Return to main page

Masonic History

Chivalric Masonry - Knights Templar


Freemasonry has, since its formal inception with the uniting of four London based lodges in 1717, sought an answer for its roots in history. The speculations have been as varied as the Freemasons who have offered them. Among the speculations have been the Masons of Ancient Egypt, The Roman Building Guilds, Solomon's workmen and a host of others.

In the early 1700s a new theory was presented for Masonic history and that was, that the Freemasons began in the medieval deserts of the Levant with the Crusaders and Knights Templar. The responsibility for this theory lies with two different men, Andrew Michael Ramsay and the German Baron Karl Von Hundt. For a detailed account of the Ramsay Oration and latterly Von Hundt's Rite of Strict Observance Masonry, see the article in this section of the site, entitled, "Do the Templars Still Exist?"

This set of speculation whether grounded in fact or merely wishful thinking on the part of the Fraternity, has met with acceptance by many Freemasons world wide. By the same token many Freemasons have rejected it as inaccurate.

Regardless of ones acceptance or rejection, it cannot be argued that Masonry does carry within its side degrees a form of Masonic Templarism. While the Scottish Rite contains a degree revolving around the Templars, this page will deal with York Rite Templarism. Within Freemasonry's York Rite are found four bodies, which are in The United States and Canada as follows:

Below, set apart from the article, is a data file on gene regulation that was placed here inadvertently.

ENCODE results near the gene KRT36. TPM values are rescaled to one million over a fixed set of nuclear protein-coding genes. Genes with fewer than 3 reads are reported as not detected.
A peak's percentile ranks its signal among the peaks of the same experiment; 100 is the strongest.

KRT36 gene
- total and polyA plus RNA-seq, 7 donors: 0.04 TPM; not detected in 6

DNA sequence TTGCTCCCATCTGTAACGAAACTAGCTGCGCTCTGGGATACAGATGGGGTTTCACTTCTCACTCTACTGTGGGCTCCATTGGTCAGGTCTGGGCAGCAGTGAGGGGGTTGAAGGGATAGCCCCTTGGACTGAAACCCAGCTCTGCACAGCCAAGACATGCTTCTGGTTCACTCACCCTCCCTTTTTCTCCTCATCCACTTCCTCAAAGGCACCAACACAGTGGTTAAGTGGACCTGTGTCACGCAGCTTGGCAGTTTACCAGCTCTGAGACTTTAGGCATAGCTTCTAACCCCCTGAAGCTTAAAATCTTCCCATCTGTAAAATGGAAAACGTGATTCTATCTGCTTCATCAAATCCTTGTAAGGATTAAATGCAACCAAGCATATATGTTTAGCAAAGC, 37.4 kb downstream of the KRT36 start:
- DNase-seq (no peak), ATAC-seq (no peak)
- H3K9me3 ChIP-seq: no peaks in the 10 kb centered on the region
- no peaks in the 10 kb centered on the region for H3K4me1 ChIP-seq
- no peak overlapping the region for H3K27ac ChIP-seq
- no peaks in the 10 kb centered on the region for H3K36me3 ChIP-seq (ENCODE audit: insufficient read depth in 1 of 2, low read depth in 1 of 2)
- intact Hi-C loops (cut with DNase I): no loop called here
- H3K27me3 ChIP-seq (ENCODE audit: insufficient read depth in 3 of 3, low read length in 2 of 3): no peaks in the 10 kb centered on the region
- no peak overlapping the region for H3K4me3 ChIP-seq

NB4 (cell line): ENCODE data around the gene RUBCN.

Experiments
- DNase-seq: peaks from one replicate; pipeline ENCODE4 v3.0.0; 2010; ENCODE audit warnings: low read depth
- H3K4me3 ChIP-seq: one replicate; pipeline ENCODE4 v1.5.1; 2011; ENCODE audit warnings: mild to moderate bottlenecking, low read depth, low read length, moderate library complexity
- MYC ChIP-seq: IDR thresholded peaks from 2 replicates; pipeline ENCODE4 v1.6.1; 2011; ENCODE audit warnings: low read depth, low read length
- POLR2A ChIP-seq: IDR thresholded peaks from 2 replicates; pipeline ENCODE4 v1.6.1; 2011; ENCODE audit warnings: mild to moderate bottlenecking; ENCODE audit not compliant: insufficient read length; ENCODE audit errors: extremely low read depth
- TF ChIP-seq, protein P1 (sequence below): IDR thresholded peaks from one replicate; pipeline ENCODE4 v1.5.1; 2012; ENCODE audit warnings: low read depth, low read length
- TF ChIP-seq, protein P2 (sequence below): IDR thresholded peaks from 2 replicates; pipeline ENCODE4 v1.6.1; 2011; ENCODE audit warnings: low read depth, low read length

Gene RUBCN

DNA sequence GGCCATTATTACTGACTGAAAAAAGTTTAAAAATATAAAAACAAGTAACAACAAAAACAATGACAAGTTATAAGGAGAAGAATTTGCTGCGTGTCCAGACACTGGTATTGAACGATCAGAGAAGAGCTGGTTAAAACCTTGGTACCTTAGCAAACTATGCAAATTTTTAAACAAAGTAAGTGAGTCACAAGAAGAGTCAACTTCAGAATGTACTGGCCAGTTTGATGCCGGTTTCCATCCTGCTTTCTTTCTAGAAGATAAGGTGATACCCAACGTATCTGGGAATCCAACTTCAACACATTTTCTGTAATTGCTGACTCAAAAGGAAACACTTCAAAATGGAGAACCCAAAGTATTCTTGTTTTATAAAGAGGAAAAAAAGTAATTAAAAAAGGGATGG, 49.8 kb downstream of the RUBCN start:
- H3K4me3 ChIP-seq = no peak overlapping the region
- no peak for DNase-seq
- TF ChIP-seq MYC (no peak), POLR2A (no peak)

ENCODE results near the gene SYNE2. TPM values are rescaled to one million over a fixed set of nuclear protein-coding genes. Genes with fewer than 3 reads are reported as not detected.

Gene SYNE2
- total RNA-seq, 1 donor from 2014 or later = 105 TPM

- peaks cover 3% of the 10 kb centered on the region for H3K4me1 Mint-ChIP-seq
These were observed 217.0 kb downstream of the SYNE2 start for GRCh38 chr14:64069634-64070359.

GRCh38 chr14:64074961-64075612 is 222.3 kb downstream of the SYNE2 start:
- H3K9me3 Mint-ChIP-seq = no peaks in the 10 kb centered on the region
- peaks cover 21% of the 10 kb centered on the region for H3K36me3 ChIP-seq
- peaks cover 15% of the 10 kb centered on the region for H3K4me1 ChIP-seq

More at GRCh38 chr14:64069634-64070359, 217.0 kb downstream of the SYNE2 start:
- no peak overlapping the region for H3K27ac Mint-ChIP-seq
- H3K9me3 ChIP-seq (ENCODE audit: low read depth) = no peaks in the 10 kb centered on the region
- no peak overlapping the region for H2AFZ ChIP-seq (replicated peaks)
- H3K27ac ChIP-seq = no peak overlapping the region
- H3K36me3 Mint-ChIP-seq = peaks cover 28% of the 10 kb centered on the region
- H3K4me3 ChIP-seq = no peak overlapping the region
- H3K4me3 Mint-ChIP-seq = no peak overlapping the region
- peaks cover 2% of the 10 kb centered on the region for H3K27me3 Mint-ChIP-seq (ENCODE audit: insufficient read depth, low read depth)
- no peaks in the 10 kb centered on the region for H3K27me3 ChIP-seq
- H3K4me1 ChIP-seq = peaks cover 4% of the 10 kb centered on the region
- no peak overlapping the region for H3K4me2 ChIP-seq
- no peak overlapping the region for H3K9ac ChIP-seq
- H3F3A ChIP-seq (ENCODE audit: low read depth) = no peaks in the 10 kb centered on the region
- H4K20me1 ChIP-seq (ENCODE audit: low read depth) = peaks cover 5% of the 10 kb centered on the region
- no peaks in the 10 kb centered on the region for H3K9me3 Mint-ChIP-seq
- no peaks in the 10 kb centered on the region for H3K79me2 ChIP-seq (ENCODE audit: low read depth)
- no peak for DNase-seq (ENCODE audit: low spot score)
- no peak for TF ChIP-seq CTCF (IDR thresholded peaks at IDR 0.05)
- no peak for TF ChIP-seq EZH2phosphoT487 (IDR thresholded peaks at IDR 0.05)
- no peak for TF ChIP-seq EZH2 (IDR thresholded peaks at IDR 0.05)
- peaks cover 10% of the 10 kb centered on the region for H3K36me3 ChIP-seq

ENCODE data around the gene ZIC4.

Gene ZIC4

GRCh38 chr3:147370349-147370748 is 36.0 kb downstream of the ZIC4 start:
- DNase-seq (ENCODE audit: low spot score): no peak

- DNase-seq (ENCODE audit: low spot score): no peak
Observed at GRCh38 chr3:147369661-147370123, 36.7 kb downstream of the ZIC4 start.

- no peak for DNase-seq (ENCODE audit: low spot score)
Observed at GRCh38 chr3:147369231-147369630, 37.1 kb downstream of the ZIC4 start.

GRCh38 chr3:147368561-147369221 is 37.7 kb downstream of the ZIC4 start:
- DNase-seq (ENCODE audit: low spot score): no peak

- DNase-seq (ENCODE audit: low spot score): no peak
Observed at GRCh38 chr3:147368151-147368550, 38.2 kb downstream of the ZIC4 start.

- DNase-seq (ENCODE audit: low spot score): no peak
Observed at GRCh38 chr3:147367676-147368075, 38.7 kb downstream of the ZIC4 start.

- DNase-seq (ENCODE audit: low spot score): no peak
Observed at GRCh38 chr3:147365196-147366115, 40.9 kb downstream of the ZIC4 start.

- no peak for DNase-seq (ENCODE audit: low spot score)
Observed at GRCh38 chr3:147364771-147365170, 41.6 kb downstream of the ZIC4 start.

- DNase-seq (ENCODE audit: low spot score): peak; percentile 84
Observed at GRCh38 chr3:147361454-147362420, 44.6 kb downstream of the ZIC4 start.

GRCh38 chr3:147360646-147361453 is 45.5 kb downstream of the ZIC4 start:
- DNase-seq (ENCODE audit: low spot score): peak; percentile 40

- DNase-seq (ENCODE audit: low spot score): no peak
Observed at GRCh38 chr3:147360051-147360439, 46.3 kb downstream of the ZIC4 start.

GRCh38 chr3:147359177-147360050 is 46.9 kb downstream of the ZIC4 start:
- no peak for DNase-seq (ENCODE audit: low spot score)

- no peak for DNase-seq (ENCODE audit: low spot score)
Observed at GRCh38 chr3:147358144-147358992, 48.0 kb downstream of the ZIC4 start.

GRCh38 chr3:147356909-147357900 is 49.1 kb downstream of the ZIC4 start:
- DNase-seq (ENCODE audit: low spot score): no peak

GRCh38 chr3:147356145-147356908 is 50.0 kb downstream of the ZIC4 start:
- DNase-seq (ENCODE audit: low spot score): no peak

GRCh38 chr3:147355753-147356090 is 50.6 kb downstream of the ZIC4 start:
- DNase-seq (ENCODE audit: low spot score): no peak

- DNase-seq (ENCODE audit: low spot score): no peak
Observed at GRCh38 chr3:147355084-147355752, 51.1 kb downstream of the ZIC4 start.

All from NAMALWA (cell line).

The Craft or Speculative Lodge

  1. Entered Apprentice
  2. Fellowcraft
  3. Master Mason

Capitular Masonry - Chapter

  1. Mark Master Mason
  2. Virtual Past Master (USA)
  3. Most Excellent Master
  4. Royal Arch

Cryptic Rite Masonry

  1. Royal Master
  2. Select Master
  3. Super Excellent Master

Chivalric Masonry

  1. Illustrious Order of the Red Cross
  2. Order of Malta
  3. Order of the Temple - Knights Templar

The Chivalric Orders

The Illustrious Order of the Red Cross

Red Cross

The first order conferred in the chivalric system is the Illustrious Order of the Red Cross and the story contained within predates the era of the crusades. The candidate represents Zerubbabel who is well familiar to the Royal Arch Mason ( a requirement for admission) at the time of King Darius. Zerubbabel visits the king in order to convince him of his commitment to the Jewish people and in the process is asked to take part in a debate over which has greatest sway in the kingdom - wine, women or the king. The end result of the debate being the candidate offering a fourth option and an excellent argument is made on the power of Truth.

The Order of Malta

Malta Jewel

This is the first of the Christian Orders contained in the Chivalric system and relates the story of St. Paul's arrival on the island of Melita which we know today as Malta. In the next portion of the order the history of the Knights of St. John (Knights of Malta) is explained and the periods of the orders history is paralleled with the birth, life, death, resurrection and ascension of Jesus Christ. While Freemasonry often comes under attack by fundamentalists who view it as unchristian, the candidate for admission into this Christian order can offer clear argument to the contrary.

The Order of the Temple